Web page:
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City Hopes to Connect With Residents With Site Touting Digital Initiatives

By Quinn Ford | January 6, 2013 9:20pm
 A screenshot from the new "Chicago Digital" website that city officials say will be a "one-stop-shop" for everything city government does online.
A screenshot from the new "Chicago Digital" website that city officials say will be a "one-stop-shop" for everything city government does online.
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Office of Mayor Rahm Emanuel

CHICAGO — Mayor Rahm Emanuel’s administration launched a new website Sunday that city officials say they hope will be a "one-stop-shop" for everything city government does online.

The site, Chicago Digital, aims to highlight the city’s technology initiatives, data releases and social media outreach all on one site, according to the city’s director of social media Kevin Hauswirth.

Hauswirth said the city has spent the last couple months creating the site.

“There’s no reason why a Chicagoan should have to dig around to different websites and different social media pages in order to find out what the city is doing,” Hauswirth said.

In addition to touting initiatives like the city’s broadband challenge, the website also highlights mobile and web applications private developers have made that residents might find useful.

The city has released a number of data sets over the past year and a half as part of Emanuel’s pledge to make city government more transparent, Hauswirth said. He said publishing the data has made it more accessible to private developers who can then make that data more useful for city residents.

“We’ll put out a data set that looks like an excel file, but a developer can take that excel file and create an iPhone app or an Android application or a new web tool,” Hauswirth said.

The new website features applications like “Sweep Around Us” that notifies users when their street will be swept. It also features “Chicago Lobbyists,” a website that shows lobbying activities in the city of Chicago.

Derek Eder, a Web developer and owner of Chicago-based DataMade, created the Chicago Lobbyists website.

Eder said he believes the new website will create a “feedback loop” that will encourage developers to make civic-related apps.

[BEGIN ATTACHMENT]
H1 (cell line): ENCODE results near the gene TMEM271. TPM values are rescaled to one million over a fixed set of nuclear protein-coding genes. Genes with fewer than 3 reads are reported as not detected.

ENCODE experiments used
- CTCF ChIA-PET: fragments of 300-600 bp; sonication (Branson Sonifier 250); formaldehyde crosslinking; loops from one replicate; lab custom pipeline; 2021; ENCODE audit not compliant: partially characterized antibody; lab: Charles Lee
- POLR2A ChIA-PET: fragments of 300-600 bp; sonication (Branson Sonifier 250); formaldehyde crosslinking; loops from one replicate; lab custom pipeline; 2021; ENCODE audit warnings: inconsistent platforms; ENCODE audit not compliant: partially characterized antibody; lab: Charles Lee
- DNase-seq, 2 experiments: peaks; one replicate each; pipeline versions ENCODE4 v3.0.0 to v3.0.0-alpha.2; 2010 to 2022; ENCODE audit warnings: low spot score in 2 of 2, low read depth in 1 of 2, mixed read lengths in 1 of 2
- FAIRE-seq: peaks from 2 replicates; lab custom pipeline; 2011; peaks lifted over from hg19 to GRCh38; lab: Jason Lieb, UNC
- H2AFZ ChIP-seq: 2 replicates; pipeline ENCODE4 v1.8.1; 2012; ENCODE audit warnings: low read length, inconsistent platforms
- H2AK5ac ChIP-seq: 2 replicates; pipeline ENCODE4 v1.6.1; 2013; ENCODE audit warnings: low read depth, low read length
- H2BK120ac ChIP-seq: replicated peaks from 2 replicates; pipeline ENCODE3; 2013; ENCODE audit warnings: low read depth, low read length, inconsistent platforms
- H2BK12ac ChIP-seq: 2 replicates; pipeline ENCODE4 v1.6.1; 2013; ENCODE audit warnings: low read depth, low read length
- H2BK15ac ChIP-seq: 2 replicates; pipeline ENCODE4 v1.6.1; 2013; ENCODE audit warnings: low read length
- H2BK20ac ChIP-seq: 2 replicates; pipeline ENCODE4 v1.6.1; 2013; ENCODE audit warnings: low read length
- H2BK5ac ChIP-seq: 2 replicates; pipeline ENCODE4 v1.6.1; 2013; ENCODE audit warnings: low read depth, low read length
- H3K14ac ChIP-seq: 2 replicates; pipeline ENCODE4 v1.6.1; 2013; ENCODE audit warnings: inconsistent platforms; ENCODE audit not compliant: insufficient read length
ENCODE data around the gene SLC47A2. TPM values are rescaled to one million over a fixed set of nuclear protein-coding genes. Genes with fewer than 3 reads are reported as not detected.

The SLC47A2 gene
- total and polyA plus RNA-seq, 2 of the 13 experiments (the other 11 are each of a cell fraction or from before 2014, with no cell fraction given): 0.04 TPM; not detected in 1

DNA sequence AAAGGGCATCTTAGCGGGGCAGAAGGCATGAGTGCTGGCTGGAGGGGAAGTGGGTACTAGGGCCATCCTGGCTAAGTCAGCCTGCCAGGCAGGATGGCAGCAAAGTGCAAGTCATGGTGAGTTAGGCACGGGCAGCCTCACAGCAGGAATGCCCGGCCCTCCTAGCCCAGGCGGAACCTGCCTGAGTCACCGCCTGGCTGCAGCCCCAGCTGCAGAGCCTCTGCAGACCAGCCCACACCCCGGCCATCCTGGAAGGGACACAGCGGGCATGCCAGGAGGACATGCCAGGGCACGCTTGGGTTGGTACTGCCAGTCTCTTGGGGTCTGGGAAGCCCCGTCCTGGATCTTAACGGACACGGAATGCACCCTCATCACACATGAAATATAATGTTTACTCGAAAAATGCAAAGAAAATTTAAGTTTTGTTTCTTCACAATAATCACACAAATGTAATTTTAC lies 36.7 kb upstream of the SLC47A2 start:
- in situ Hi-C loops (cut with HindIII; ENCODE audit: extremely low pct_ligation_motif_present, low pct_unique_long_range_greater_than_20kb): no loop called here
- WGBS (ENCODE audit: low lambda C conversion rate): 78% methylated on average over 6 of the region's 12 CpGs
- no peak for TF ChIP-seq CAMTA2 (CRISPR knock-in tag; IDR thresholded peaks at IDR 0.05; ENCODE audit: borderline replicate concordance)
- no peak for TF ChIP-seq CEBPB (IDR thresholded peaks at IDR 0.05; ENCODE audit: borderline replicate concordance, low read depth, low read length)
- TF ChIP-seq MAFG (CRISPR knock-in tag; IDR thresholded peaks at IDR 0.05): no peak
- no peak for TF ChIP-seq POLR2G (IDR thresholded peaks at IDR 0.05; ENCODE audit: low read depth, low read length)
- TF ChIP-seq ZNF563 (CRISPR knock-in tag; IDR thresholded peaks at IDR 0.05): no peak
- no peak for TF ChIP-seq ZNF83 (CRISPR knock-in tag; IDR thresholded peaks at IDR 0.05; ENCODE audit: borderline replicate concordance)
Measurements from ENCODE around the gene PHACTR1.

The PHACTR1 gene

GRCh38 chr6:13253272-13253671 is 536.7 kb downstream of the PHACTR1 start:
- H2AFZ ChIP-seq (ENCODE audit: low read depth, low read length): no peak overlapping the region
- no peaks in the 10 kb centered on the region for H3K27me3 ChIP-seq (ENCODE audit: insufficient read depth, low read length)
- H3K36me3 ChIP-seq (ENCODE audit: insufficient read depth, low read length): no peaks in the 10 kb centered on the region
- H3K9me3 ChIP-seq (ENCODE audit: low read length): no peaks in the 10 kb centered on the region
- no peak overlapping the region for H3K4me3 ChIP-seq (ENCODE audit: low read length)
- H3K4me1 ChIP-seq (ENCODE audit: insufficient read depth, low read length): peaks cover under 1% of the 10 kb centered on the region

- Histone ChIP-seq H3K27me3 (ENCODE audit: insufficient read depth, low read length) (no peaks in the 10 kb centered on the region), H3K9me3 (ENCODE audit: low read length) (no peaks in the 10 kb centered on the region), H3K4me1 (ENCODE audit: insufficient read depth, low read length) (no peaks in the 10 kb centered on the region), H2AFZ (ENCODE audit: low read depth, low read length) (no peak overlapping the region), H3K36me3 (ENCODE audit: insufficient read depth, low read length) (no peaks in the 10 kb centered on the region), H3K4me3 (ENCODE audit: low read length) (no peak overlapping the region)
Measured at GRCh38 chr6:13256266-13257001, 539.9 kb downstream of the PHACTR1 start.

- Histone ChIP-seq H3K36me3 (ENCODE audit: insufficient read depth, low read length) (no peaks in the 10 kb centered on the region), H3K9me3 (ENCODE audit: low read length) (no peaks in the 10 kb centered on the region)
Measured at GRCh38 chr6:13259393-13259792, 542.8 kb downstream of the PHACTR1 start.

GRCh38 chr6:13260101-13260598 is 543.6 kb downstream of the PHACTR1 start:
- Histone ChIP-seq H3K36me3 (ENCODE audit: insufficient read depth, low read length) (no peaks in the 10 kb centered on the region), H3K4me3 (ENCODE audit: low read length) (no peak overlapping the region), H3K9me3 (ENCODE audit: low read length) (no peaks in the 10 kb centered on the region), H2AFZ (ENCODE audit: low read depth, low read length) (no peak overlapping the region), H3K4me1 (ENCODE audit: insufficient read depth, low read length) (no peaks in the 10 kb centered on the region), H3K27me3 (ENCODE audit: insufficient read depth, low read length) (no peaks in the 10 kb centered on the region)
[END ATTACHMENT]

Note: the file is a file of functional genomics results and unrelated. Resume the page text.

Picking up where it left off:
“They’re shining a light on this stuff, and I think it only encourages more of it to happen if people see that if they work with the city they’re going to get credit for it,” Eder said, adding the website is an incentive for developers because it can promote their applications and web tools.

“I don’t have a press room or anything as big as the city does to promote these things,” he said.

Hauswirth said the website also seeks to increase transparency in city government, a pledge Emanuel made during his mayoral campaign, but Eder said the website itself does not increase transparency.

“What it does do is add a lot of context,” Eder said.

Eder said the average citizen probably does not get a lot out of the city’s data portal because of how it is presented, for example, in the form of spreadsheets.

“And that’s cool but not very insightful,” Eder said. “You don’t really understand what’s going on in the data you just see a bunch of raw numbers.”

But Hauswirth and Eder said the idea is that developers take that data and present it in ways that city residents can use more easily.

Hauswirth said he wants the new website to be the home for how residents interact with city online.

“We hope that this empowers Chicagoans to find more ways that they can interact with their government, whether it’s on Facebook or Twitter or other social media sites,” Hauswirth said. “And we need to make it easy for Chicagoans to find us and then come interact with us across those platforms.”